Speaker: Peter Liddle
17 January 2023
Fans of TV’s Grand Designs would have enjoyed our January meeting, which was approximately the 15th century equivalent! Taking the Kevin McCloud role was our old friend Peter Liddle, who used a rare set of surviving accounts to lead us through the process of building of Kirby Muxloe Castle. Though Kevin has reported on plenty of setbacks over the years, they have never included the execution of the building’s owner…
After tracing the history of castles and brick buildings in Leicestershire, Peter explained the rise of the Hastings family, who acquired land at Kirby through marriage in the early 14th century. William Hastings supported the Yorkist cause during the Wars of the Roses. He was knighted, married well and became a great friend and ally of Edward IV, who appointed him as Lord Chamberlain and gave him many estates and positions of power in the Midlands. By 1474, the Lancastrian threat seemed to be over and Hastings was granted a licence to “crenellate and empark” at three places in Leicestershire. He began with the large stone castle at Ashby that survives in ruined form today. We don’t know whether he ever built anything at Baggrave but by 1480 work was under way at Kirby Muxloe. Roger Bowlott from New Parks was appointed to oversee the project.
The 1480 accounts begin with making carts and buying oxen to pull them. (Nothing came “off the shelf” in those days!) Wood was purchased to fuel the kilns, which would eventually produce over 1.3 million bricks. A team of “ditchers”, nearly all with Welsh names, spent a year digging the moat. Meanwhile, slaters were repairing the existing manor house on the site – which might have been William Hastings’ birthplace – so presumably he planned to incorporate it in the new castle.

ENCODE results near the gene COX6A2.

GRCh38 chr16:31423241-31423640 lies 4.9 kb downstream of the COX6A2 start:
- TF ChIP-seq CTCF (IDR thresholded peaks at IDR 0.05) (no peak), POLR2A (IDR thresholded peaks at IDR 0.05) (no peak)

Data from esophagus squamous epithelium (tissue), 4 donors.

In 1481, foundations were dug and work began on the gatehouse and flanking towers. A master mason oversaw the stonework around the windows and doors, while a team of Flemish bricklayers and “hewers” were employed for the main walls – building in brick having been practised for much longer in the Low Countries than in England. The hewers’ brick-cutting skills can be seen in the curving vaults of the spiral staircases. The accounts reveal the names of many of the other workers, which quite often relate to their trades, such as Smyth, Turner and Plummer. We also learn where all the raw materials came from and, of course, their cost.
At the end of the first year, the incomplete walls were protected with straw over the winter. Work continued through 1482, by which time the structure was high enough for a “jenne” or hoist to be needed. However, 1483 brought the unexpected death of Edward IV while his son Edward V was still a child. This led to a power struggle between the family of Edward’s queen (Elizabeth Woodville of Groby) and his brother (the future Richard III). William Hastings supported Richard until the latter seized the throne for himself, whereupon Richard had William summarily executed. As you might expect, this caused the building at Kirby Muxloe to be stopped for a time. However, William was given an honourable burial at Windsor and his lands were not confiscated so, after a delay, his widow resumed work on the project.
The final year of the accounts is 1484. Masons, carpenters and plumbers were still on site and we are told that the gatehouse was thatched – an unconventional material for a castle! Peter’s conclusion is that, contrary to the traditional view that the building was never finished, in fact the plans were scaled back to create a functional manor house, which members of the Hastings family were able to occupy until about the year 1700. I wonder whether they were able to move in before Christmas!